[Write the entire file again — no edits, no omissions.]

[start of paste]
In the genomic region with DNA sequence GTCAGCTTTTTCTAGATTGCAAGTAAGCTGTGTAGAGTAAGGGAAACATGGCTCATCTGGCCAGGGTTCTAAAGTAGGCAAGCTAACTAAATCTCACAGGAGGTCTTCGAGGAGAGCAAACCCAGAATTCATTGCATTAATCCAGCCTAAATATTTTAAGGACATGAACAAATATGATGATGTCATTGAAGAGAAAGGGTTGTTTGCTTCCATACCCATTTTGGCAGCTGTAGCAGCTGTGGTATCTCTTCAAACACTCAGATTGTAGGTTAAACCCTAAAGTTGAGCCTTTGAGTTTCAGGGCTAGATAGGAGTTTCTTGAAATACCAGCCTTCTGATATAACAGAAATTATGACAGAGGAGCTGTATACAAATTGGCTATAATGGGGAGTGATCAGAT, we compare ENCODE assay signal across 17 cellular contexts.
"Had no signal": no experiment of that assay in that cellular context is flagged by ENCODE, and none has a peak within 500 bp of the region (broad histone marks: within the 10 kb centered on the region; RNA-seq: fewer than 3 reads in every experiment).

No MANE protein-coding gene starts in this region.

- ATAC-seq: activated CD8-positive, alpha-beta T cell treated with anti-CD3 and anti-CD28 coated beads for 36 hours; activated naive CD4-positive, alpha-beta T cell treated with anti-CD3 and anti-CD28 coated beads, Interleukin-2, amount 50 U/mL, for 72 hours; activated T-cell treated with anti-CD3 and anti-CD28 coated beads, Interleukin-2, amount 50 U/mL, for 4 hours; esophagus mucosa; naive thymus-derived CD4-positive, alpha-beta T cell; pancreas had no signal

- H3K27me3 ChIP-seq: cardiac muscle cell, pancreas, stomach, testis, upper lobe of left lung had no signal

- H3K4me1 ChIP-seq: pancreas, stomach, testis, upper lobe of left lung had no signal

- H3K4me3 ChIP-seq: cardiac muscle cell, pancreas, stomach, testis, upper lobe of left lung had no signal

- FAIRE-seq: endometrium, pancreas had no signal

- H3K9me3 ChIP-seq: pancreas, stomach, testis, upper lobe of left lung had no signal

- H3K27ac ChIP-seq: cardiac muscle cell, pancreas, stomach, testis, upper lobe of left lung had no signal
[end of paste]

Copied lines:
In the genomic region with DNA sequence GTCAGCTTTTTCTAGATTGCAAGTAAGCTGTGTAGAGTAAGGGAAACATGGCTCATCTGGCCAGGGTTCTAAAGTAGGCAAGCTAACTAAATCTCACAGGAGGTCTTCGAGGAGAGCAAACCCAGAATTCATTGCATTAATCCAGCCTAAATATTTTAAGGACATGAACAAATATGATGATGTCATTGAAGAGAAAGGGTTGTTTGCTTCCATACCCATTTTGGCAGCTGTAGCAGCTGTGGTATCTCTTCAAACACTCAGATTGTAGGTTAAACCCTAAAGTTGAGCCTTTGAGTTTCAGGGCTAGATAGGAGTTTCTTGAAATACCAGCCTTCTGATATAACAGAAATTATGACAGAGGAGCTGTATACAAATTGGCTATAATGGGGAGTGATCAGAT, we compare ENCODE assay signal across 17 cellular contexts.
"Had no signal": no experiment of that assay in that cellular context is flagged by ENCODE, and none has a peak within 500 bp of the region (broad histone marks: within the 10 kb centered on the region; RNA-seq: fewer than 3 reads in every experiment).

No MANE protein-coding gene starts in this region.

- ATAC-seq: activated CD8-positive, alpha-beta T cell treated with anti-CD3 and anti-CD28 coated beads for 36 hours; activated naive CD4-positive, alpha-beta T cell treated with anti-CD3 and anti-CD28 coated beads, Interleukin-2, amount 50 U/mL, for 72 hours; activated T-cell treated with anti-CD3 and anti-CD28 coated beads, Interleukin-2, amount 50 U/mL, for 4 hours; esophagus mucosa; naive thymus-derived CD4-positive, alpha-beta T cell; pancreas had no signal

- H3K27me3 ChIP-seq: cardiac muscle cell, pancreas, stomach, testis, upper lobe of left lung had no signal

- H3K4me1 ChIP-seq: pancreas, stomach, testis, upper lobe of left lung had no signal

- H3K4me3 ChIP-seq: cardiac muscle cell, pancreas, stomach, testis, upper lobe of left lung had no signal

- FAIRE-seq: endometrium, pancreas had no signal

- H3K9me3 ChIP-seq: pancreas, stomach, testis, upper lobe of left lung had no signal

- H3K27ac ChIP-seq: cardiac muscle cell, pancreas, stomach, testis, upper lobe of left lung had no signal